PHD Project

November 9, 2020

Drought vulnerability of the date palm and its wild relatives

Drought vulnerability of the date palm and its wild relatives

Understanding the mechanisms and evolution of drought tolerance in plants is crucial to support the development of drought-tolerant crops, assess the vulnerability of wild species to climate change, and ensure that drought-tolerant genotypes are included in conservation programmes. Comparative studies including model crop species and their more variable wild relatives show great potential to progress the understanding of complex traits such as drought tolerance.

A good model to perform such studies is the Phoenix genus, which includes the culturally and economically important date palm crop, and thirteen wild species occurring in habitats that vary in aridity. However, the phylogenetic relationships and drought tolerance of Phoenix species have not been elucidated so far. This slows down the development of less water-demanding date palm cultivars, and prevents robust estimations of how wild species may suffer from future aridification.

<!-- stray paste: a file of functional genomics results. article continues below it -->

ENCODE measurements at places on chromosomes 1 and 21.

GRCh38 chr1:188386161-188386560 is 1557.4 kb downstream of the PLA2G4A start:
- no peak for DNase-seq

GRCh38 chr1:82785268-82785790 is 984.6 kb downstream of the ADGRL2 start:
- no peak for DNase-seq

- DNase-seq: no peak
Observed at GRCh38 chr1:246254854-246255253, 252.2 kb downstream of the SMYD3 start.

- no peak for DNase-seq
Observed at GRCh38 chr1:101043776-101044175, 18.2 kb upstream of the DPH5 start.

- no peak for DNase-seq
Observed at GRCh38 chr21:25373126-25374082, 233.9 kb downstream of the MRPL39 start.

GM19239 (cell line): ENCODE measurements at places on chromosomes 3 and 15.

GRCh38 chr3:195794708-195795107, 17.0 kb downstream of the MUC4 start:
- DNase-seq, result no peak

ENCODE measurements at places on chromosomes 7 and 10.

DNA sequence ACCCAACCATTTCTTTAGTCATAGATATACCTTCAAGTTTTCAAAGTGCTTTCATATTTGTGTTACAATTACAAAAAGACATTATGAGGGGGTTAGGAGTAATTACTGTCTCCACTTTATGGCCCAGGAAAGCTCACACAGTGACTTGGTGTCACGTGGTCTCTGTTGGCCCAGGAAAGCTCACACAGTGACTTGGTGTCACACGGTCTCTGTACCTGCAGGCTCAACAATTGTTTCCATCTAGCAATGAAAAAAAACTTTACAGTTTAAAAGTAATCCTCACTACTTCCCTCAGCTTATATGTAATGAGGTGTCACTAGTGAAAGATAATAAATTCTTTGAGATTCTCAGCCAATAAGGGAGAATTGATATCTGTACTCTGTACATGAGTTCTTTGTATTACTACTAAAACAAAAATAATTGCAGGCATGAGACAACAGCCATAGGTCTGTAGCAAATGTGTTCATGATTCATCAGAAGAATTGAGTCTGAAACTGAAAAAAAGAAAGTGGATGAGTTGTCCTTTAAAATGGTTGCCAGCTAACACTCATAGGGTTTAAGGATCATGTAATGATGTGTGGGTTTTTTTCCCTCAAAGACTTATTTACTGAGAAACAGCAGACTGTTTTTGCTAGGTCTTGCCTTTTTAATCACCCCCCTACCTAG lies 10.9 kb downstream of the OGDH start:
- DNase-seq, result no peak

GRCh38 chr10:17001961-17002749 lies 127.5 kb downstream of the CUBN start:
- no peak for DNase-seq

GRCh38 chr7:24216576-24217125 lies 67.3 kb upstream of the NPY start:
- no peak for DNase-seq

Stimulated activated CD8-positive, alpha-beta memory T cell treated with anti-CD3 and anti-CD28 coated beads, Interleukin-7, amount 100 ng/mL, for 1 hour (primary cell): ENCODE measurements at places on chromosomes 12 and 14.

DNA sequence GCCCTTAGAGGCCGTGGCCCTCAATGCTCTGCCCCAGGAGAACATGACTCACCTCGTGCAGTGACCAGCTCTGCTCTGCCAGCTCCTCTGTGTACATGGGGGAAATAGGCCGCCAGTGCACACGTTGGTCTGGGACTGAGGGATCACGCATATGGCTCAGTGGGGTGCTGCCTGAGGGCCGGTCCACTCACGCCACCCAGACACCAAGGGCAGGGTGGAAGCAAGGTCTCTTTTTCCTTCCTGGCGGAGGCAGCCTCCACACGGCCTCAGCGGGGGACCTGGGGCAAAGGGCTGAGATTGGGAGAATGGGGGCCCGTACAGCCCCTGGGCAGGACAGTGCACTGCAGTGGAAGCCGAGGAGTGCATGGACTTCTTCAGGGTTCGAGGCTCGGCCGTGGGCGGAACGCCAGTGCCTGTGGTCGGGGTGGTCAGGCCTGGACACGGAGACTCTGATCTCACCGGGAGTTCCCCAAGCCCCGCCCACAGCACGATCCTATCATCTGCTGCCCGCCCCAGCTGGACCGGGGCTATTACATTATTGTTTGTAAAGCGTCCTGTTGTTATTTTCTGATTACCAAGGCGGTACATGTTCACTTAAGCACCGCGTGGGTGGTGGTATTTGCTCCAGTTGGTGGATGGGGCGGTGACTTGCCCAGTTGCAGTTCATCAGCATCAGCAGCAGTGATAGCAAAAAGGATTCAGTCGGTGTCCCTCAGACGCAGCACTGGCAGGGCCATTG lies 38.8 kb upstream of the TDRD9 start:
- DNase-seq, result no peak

We will therefore 1) characterize the drought tolerance of Phoenix species, 2) investigate how genetic and morphological characters associated with drought tolerance evolved in the genus, and 3) assess the vulnerability of Phoenix species to climate change. This will inform the development of a resilient and sustainable date palm agriculture, set the stage for further studies of drought tolerance in palms, and support the conservation of wild Phoenix species.

This multidisciplinary project will combine phylogenetics, biogeography, genomics and ecophysiology, and involve sampling in botanical gardens, anatomical and molecular lab work, and bioinformatics. The cultural, gender and institutional diversity of the supervisory committee, and its multidisciplinary expertise will ensure that the student is exposed to diverse schools of thoughts and acquires a wide set of skills, many of them being transferable to non-academic careers. In particular, RBG, Kew provides a rich environment where the student will learn about all aspects of biodiversity research and conservation, from fundamental research to impact on the ground.


Applicants should hold a minimum of a UK Honours Degree at 2:1 level or equivalent in subjects such as Environmental or Natural Sciences. Applicants with first class degrees and/or high-quality Masters qualifications are especially encouraged to apply.


For informal enquiries, please contact Alex Papadopulos (email –, twitter – @Metallophyte) or Sidonie Bellot (email –